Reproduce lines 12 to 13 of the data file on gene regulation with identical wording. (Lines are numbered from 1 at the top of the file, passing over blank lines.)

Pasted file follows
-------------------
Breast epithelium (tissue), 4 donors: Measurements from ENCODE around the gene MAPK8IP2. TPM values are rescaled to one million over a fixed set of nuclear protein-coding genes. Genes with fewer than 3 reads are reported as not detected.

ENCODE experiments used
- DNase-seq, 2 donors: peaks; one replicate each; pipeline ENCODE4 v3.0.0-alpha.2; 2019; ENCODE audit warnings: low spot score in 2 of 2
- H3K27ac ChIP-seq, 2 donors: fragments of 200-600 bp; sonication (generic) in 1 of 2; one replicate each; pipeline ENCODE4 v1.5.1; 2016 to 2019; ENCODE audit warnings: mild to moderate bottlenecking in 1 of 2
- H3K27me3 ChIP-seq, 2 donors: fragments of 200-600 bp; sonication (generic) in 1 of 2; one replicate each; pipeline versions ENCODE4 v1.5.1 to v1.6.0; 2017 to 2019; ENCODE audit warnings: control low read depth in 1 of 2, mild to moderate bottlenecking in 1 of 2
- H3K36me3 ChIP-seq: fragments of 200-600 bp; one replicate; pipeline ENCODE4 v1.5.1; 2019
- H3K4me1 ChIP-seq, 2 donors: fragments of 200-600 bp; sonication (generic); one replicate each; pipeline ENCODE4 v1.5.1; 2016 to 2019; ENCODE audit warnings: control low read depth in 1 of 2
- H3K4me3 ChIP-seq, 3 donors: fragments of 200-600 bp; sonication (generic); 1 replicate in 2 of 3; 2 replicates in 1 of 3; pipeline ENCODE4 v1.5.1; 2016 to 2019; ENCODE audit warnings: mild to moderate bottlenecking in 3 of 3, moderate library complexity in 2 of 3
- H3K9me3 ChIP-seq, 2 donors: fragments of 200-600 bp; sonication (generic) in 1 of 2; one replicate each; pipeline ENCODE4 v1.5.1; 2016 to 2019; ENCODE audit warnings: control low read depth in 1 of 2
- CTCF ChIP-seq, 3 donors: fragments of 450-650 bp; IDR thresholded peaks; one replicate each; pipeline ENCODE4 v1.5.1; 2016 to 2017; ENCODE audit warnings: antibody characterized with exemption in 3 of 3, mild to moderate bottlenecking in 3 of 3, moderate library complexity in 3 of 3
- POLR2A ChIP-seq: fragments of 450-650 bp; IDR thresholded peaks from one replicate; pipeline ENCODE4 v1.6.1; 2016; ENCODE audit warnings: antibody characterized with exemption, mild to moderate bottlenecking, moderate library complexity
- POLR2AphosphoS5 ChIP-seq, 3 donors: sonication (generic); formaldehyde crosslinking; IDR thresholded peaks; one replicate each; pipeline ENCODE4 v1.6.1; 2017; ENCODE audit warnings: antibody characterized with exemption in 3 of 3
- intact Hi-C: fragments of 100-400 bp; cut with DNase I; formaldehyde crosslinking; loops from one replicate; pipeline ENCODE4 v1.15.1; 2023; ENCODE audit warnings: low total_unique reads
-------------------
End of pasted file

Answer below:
- POLR2AphosphoS5 ChIP-seq, 3 donors: sonication (generic); formaldehyde crosslinking; IDR thresholded peaks; one replicate each; pipeline ENCODE4 v1.6.1; 2017; ENCODE audit warnings: antibody characterized with exemption in 3 of 3
- intact Hi-C: fragments of 100-400 bp; cut with DNase I; formaldehyde crosslinking; loops from one replicate; pipeline ENCODE4 v1.15.1; 2023; ENCODE audit warnings: low total_unique reads